• JoomlaWorks Simple Image Rotator
  • JoomlaWorks Simple Image Rotator
  • JoomlaWorks Simple Image Rotator
  • JoomlaWorks Simple Image Rotator
  • JoomlaWorks Simple Image Rotator
  • JoomlaWorks Simple Image Rotator
  • JoomlaWorks Simple Image Rotator
  • JoomlaWorks Simple Image Rotator
  • JoomlaWorks Simple Image Rotator
  • JoomlaWorks Simple Image Rotator
 
  Bookmark and Share
 
 
Doctoral Thesis
DOI
10.11606/T.42.2017.tde-07032017-111930
Document
Author
Full name
Katherine Maria de Araujo Véras
Institute/School/College
Knowledge Area
Date of Defense
Published
São Paulo, 2016
Supervisor
Committee
Carvalho, Carla Roberta de Oliveira (President)
Bacurau, Reury Frank Pereira
Curi, Rui
Muscara, Marcelo Nicolas
Vivolo, Sandra Roberta Gouvea Ferreira
Title in Portuguese
Treinamento aeróbio de intensidade moderada mantém a viabilidade celular de ilhotas pancreáticas e previne a perda da resposta secretora de insulina à glicose em camundongos alimentados com dieta hipercalórica.
Keywords in Portuguese
Dieta rica em lipídio e sacarose
GSIS
Ilhotas pancreáticas
Prevenção
SOD1 e GLUT2
Treinamento aeróbio
Viabilidade celular
Abstract in Portuguese
Os efeitos do treinamento aeróbio moderado sobre a viabilidade celular e a GSIS das ilhotas pancreáticas foram investigados em camundongos C57BL/6 alimentados com dieta rica em lipídios (60%) e sacarose (20%) (HFDS). Os grupos foram: HFDS, dieta controle (C), HFDS treinado (HFDSTR), controle treinado (CTR). Após 8 semanas, houve aumentada massa corporal e adiposidade e diminuída tolerância à glicose e sensibilidade à insulina no HFDS; tais efeitos foram atenuados em HFDSTR. Houve menor percentual de células viáveis e prejudicada GSIS no HFDS do que no HFDSTR e C. As expressões do GLUT2 e da CuZn superóxido dismutase-1 (SOD1) foram diminuídas em HFDS, mas não no HFDSTR. As respostas observadas nas ilhotas do grupo HFDSTR foram semelhantes ao grupo C. O treinamento aeróbio de 8 semanas preveniu os efeitos deletérios da HFDS sobre a sensibilidade à insulina, viabilidade celular e GSIS e manteve o conteúdo enzimático antioxidante endógeno, sugerindo que o treinamento aeróbio possa ser benéfico na prevenção dos efeitos deletérios de uma HFDS.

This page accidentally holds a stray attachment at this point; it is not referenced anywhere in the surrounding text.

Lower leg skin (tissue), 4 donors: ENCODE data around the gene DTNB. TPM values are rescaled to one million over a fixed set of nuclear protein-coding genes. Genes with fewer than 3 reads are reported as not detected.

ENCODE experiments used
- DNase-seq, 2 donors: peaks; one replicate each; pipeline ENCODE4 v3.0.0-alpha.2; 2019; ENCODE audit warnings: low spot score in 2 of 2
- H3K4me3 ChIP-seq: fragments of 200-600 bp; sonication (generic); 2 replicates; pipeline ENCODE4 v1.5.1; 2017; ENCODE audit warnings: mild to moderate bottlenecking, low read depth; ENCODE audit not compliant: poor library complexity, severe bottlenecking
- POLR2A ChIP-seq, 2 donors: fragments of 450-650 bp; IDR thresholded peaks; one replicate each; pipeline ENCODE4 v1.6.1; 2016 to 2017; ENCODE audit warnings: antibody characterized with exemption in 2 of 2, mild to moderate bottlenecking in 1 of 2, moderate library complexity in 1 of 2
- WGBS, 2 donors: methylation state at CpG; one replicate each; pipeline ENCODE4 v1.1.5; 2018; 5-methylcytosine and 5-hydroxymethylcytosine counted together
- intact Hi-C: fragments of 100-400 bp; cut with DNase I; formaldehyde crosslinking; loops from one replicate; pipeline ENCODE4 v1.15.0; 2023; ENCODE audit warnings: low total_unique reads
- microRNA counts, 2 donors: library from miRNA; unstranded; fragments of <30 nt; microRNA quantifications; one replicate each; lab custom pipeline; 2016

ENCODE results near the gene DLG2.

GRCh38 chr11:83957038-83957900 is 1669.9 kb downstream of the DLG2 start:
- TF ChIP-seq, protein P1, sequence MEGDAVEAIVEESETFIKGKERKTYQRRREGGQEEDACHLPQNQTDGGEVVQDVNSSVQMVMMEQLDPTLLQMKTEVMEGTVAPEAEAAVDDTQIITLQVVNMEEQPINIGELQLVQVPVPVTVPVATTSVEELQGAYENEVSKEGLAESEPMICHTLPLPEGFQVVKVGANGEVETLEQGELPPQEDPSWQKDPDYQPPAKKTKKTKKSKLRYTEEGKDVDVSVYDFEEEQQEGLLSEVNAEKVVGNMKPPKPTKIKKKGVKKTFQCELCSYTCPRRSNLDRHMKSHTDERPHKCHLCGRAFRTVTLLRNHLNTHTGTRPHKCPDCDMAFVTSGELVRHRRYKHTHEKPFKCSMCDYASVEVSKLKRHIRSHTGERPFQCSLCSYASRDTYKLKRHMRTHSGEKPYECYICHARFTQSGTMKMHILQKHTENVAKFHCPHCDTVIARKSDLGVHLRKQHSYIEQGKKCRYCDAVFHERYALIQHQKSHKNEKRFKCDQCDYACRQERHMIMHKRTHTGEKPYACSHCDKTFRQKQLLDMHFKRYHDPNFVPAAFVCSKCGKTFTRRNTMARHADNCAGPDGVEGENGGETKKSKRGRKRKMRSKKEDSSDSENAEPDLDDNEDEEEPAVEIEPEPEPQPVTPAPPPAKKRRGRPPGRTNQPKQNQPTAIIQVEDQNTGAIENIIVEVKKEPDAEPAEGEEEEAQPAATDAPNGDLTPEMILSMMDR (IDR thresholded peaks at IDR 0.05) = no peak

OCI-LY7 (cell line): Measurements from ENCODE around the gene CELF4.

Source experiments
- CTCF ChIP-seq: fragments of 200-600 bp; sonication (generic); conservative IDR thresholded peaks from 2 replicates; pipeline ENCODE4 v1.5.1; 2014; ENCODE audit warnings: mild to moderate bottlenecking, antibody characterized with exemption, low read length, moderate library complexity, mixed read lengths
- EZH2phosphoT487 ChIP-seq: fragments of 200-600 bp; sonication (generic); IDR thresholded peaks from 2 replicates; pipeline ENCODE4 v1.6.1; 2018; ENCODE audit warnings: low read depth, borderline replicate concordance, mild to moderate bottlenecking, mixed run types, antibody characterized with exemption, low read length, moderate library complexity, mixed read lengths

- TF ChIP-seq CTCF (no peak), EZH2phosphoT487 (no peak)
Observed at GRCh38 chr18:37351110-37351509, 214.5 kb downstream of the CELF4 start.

Title in English
Moderate aerobic training maintains pancreatic islet cellular viability and prevents glucose stimulated insulin secretion impairment in mice fed a hypercaloric diet.
Keywords in English
Aerobic training
Cellular viability
GSIS
High fat diet and sucrose
Pancreatic islet
Prevention
SOD1 and GLUT2
Abstract in English
This study investigated the aerobic training effects on GSIS and pancreatic islet cellular viability in C57BL/6 mice fed a high fat (60%) and sucrose (20%) diet (HFDS). The groups were: HFDS, control diet (C), HFDS + training (HFDSTR) and control trained (CTR). After 8 weeks the HFDS significantly increased body mass and adiposity, decreased glucose tolerance and insulin sensitivity, and impaired GSIS and cellular viability; these effects were attenuated in HFDSTR. There were less viable pancreatic islets cells and impaired GSIS in HFDS than in HFDSTR and C. The decreased GLUT 2 and CuZn-superoxide dismutase 1 (SOD1) protein expression in HFDS were increased in HFDSTR. Most pancreatic islet responses were similar between HFDSTR and C. Eight weeks aerobic training prevented deleterious effects of HFDS on insulin sensitivity, cellular viability and GSIS, and maintained endogenous antioxidant enzyme content, thus suggesting that aerobic training may be beneficial to prevent adverse metabolic effects associated with westernized diet consuming.
 
WARNING - Viewing this document is conditioned on your acceptance of the following terms of use:
This document is only for private use for research and teaching activities. Reproduction for commercial use is forbidden. This rights cover the whole data about this document as well as its contents. Any uses or copies of this document in whole or in part must include the author's name.
Release Date
2019-03-07
Publishing Date
2017-03-07
 
WARNING: Learn what derived works are clicking here.
All rights of the thesis/dissertation are from the authors
CeTI-SC/STI
Digital Library of Theses and Dissertations of USP. Copyright © 2001-2021. All rights reserved.